Another interfaith group seeking to raise money for the region wrote an email decrying the “cycle of violence” and “intergenerational trauma.” I cringed. This heinous attack was not just part of a “cycle of violence.” Intergenerational trauma can never justify the mass murder and abduction of civilians.

These academics and faith leaders have made careers out of words, and they know their power. But we saw them choose words that made false equivalencies, blamed the Jewish victims, and implied moral ambiguity where there was none. 

It is chilling to realize how many people – people who generally have the most compassion for victims of oppression and violence — simply have a blind spot when those victims are Jews. 

Never before have I felt how important words are for creating realities. And how deafening silence can feel in the face of an atrocity. 

When I heard President Joe Biden deliver his emotional, unequivocal condemnation of Hamas as a terrorist organization akin to ISIS; when he named the atrocities as unadulterated evil, and clearly affirmed, “We stand with Israel.” I started crying. 

I didn’t even realize how much I needed to hear our president say the words. 

And because words are so powerful, let’s take care to use the right ones. 

Do not equate Hamas with the Palestinian people. Conflating these Hamas attacks with “Palestinian resistance” is an insult to the many Palestinians who abhor Hamas. When it comes to these attacks, say the words: terrorism, mass murder, crimes against humanity.

And we must not let our enemies use words to stigmatize Israelis. They are not colonialists —Jewish history and sovereignty on that land goes back millenia. Most modern Israelis are Jewish refugees from the Middle East, Europe, Africa and around the world who have returned to the only Jewish home we have.

The Jews of Israel are nothing like the French colonials in Algeria, or the British in India, who could leave and go home to France or England. Israeli Jews can’t go back to any country. Israel is their country — and as Jews, Israel is our country.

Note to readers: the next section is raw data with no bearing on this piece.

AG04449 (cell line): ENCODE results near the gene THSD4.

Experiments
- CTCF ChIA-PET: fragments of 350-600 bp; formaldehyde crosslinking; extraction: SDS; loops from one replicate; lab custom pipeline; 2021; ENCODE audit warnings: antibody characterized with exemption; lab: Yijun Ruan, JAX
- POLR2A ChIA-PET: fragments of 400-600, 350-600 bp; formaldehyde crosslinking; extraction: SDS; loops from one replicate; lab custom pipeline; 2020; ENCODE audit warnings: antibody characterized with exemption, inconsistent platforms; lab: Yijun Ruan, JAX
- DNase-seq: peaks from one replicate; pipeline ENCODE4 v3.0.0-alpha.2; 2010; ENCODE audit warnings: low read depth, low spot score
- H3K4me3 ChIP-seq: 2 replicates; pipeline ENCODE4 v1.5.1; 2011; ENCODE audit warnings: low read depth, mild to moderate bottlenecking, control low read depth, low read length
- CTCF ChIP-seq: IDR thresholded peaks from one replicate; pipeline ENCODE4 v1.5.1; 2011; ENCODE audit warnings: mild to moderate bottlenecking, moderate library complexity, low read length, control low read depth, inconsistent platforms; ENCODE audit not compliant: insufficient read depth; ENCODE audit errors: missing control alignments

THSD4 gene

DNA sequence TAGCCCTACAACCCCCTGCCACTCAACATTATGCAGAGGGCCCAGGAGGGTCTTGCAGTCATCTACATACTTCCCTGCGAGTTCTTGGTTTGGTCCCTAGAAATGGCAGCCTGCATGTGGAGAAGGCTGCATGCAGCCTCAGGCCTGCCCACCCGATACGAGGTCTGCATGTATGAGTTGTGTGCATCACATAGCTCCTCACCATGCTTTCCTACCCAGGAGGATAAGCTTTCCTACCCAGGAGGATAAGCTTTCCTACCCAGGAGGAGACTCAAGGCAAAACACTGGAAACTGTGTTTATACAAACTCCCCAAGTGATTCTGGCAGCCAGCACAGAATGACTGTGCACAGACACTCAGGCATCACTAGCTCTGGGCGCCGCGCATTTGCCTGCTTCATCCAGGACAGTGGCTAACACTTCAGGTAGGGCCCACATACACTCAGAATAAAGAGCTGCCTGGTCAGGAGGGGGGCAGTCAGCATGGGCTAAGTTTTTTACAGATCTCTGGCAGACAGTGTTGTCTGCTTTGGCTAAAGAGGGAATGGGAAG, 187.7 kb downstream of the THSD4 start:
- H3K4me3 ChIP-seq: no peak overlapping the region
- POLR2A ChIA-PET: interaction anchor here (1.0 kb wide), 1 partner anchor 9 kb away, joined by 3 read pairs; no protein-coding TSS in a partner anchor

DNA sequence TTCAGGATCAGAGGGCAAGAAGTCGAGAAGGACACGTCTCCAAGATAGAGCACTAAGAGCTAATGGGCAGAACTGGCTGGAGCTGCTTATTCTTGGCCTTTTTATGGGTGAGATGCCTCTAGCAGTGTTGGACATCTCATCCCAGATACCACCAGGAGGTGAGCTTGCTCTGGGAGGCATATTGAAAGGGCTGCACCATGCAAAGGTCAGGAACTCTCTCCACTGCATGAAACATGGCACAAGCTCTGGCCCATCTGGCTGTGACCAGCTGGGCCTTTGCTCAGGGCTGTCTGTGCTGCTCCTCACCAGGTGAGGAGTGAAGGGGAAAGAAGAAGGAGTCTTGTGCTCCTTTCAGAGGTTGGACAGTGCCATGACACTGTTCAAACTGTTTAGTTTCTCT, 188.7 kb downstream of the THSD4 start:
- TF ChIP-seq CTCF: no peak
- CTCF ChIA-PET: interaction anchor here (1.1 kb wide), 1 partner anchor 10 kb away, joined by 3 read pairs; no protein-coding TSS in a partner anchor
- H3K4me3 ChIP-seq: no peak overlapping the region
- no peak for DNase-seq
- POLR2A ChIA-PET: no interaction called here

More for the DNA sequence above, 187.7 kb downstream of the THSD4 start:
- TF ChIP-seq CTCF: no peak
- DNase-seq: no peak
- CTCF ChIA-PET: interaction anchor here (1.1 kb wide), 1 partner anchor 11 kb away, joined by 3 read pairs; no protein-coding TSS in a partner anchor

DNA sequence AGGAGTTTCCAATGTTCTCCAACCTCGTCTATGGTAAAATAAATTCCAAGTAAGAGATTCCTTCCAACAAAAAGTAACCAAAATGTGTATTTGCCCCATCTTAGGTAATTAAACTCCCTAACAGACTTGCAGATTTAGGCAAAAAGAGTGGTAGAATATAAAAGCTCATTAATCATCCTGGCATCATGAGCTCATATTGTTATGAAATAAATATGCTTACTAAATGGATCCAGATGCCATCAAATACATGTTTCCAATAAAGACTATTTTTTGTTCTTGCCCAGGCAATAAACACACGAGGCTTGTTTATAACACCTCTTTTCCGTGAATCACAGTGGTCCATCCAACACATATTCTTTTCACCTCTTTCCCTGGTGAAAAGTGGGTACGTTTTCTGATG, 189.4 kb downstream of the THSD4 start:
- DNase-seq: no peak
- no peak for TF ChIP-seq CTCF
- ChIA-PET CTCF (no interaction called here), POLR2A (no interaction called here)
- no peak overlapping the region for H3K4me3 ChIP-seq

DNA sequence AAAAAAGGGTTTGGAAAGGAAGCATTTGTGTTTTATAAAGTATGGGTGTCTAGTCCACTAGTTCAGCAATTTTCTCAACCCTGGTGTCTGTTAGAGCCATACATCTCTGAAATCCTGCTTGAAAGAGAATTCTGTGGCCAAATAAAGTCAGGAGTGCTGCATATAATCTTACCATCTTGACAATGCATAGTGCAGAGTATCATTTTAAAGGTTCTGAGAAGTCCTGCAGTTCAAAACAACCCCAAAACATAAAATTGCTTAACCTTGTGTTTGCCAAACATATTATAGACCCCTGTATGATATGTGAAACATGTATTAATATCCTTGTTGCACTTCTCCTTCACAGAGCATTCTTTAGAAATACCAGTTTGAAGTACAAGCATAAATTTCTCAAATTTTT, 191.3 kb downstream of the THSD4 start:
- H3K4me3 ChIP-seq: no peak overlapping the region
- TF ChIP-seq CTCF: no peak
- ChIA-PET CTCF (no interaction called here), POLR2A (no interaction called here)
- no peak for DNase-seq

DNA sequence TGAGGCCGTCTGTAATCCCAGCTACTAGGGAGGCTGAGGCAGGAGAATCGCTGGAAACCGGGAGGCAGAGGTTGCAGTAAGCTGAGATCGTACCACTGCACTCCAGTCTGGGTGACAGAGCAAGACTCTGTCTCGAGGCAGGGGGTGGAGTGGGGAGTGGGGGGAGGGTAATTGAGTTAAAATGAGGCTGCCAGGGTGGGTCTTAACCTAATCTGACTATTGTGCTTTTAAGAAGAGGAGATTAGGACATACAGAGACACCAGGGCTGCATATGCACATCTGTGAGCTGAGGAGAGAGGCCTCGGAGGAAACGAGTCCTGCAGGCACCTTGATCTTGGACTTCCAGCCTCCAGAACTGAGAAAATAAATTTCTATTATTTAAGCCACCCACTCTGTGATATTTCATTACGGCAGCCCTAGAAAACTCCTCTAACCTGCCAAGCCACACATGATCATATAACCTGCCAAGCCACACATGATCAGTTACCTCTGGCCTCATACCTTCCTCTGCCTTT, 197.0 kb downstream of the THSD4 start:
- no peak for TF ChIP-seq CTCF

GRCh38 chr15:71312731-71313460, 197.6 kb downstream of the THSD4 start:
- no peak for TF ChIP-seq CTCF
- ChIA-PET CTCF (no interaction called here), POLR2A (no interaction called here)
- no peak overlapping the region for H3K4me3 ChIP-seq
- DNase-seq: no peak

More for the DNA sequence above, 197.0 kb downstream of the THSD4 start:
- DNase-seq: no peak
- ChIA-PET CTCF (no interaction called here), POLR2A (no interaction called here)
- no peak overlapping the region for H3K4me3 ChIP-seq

In the beginning, when God created light, God separated the light from the dark. Today, as Israel is forced to forge a new bereshit — a new world for Israel – for make no mistake, it will never be the same – the light was separated from the dark — there is no gray area here.

The world saw what pure evil looks like. Evil is the barbaric massacre that Hamas carried out on Israeli soil. Evil is Hamas using billions of dollars of aid not to build schools and infrastructure to uplift Gazans, But to build a militia and tunnels to kill Israelis. Evil is Hamas breaking all international laws of warfare and embedding themselves in civilian areas wearing civilian clothes, because the death of innocent Gazans is a strategic tactic of their jihad.

Israel has a moral imperative to protect its citizens and to rescue its hostages. Vanquishing Hamas, whose charter purpose is to exterminate Israel, is a just and moral war. One we didn’t choose, but now can’t avoid.

Amid the darkness, we’ve also seen glimmers of light: Landmarks in Berlin, Paris, London and our own White House lit up in blue and white. The democracy movement in Israel morphing overnight into a network of social services for displaced families and the wounded.

Reservists, who the week before refused to serve in protest of the government, now showing up at over 100%. And the American Jewish community, so often divided on Israel, feeling the pain of their sisters and brothers and responding with a generous outpouring of support.

Ein Milim. There are no words. But in the absence of words, we turn to each other, and to the prayers of our people that have given us language when we cannot find our own.  

We turn to Israel’s national anthem, Hatikvah —The Hope — whose words have enabled our people to survive the unimaginable, and to create anew.